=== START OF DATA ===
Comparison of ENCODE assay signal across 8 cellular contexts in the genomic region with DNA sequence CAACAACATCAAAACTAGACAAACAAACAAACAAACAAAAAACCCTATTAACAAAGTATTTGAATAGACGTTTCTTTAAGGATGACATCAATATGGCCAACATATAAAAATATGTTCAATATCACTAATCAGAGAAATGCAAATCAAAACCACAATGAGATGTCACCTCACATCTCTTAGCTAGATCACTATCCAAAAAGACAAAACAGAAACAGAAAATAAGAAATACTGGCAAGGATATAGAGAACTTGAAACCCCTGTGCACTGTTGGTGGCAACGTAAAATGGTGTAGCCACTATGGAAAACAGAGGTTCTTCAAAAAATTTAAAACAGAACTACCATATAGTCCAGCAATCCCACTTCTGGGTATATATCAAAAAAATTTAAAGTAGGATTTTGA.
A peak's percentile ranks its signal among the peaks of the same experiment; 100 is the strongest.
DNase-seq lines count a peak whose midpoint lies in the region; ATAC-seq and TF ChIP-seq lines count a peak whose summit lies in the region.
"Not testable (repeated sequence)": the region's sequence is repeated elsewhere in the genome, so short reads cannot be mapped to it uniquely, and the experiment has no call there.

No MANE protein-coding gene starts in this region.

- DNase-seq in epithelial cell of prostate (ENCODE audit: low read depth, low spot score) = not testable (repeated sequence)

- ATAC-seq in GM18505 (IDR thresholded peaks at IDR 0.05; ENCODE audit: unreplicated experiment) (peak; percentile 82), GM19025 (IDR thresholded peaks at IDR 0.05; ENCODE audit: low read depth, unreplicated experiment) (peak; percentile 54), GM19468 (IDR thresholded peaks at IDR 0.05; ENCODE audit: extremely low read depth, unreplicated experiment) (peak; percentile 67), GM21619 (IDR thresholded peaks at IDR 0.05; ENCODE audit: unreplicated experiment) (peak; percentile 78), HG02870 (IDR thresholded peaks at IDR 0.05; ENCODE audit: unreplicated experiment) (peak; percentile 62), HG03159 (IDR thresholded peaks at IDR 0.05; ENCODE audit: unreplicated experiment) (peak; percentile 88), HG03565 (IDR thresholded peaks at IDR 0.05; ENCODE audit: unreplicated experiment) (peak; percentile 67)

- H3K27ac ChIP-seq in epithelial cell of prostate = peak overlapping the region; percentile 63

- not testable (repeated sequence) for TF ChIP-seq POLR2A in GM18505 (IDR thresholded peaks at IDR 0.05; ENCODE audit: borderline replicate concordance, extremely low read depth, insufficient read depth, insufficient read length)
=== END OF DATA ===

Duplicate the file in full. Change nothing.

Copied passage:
Comparison of ENCODE assay signal across 8 cellular contexts in the genomic region with DNA sequence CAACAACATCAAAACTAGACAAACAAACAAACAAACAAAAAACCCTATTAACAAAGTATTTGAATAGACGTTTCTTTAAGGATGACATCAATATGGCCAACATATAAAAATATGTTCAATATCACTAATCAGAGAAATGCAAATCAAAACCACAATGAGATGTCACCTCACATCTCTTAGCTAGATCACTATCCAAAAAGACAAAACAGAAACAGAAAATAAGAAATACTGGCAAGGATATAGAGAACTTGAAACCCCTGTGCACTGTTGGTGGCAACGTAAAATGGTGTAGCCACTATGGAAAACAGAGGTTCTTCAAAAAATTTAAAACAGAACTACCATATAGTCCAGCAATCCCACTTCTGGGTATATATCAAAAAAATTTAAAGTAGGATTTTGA.
A peak's percentile ranks its signal among the peaks of the same experiment; 100 is the strongest.
DNase-seq lines count a peak whose midpoint lies in the region; ATAC-seq and TF ChIP-seq lines count a peak whose summit lies in the region.
"Not testable (repeated sequence)": the region's sequence is repeated elsewhere in the genome, so short reads cannot be mapped to it uniquely, and the experiment has no call there.

No MANE protein-coding gene starts in this region.

- DNase-seq in epithelial cell of prostate (ENCODE audit: low read depth, low spot score) = not testable (repeated sequence)

- ATAC-seq in GM18505 (IDR thresholded peaks at IDR 0.05; ENCODE audit: unreplicated experiment) (peak; percentile 82), GM19025 (IDR thresholded peaks at IDR 0.05; ENCODE audit: low read depth, unreplicated experiment) (peak; percentile 54), GM19468 (IDR thresholded peaks at IDR 0.05; ENCODE audit: extremely low read depth, unreplicated experiment) (peak; percentile 67), GM21619 (IDR thresholded peaks at IDR 0.05; ENCODE audit: unreplicated experiment) (peak; percentile 78), HG02870 (IDR thresholded peaks at IDR 0.05; ENCODE audit: unreplicated experiment) (peak; percentile 62), HG03159 (IDR thresholded peaks at IDR 0.05; ENCODE audit: unreplicated experiment) (peak; percentile 88), HG03565 (IDR thresholded peaks at IDR 0.05; ENCODE audit: unreplicated experiment) (peak; percentile 67)

- H3K27ac ChIP-seq in epithelial cell of prostate = peak overlapping the region; percentile 63

- not testable (repeated sequence) for TF ChIP-seq POLR2A in GM18505 (IDR thresholded peaks at IDR 0.05; ENCODE audit: borderline replicate concordance, extremely low read depth, insufficient read depth, insufficient read length)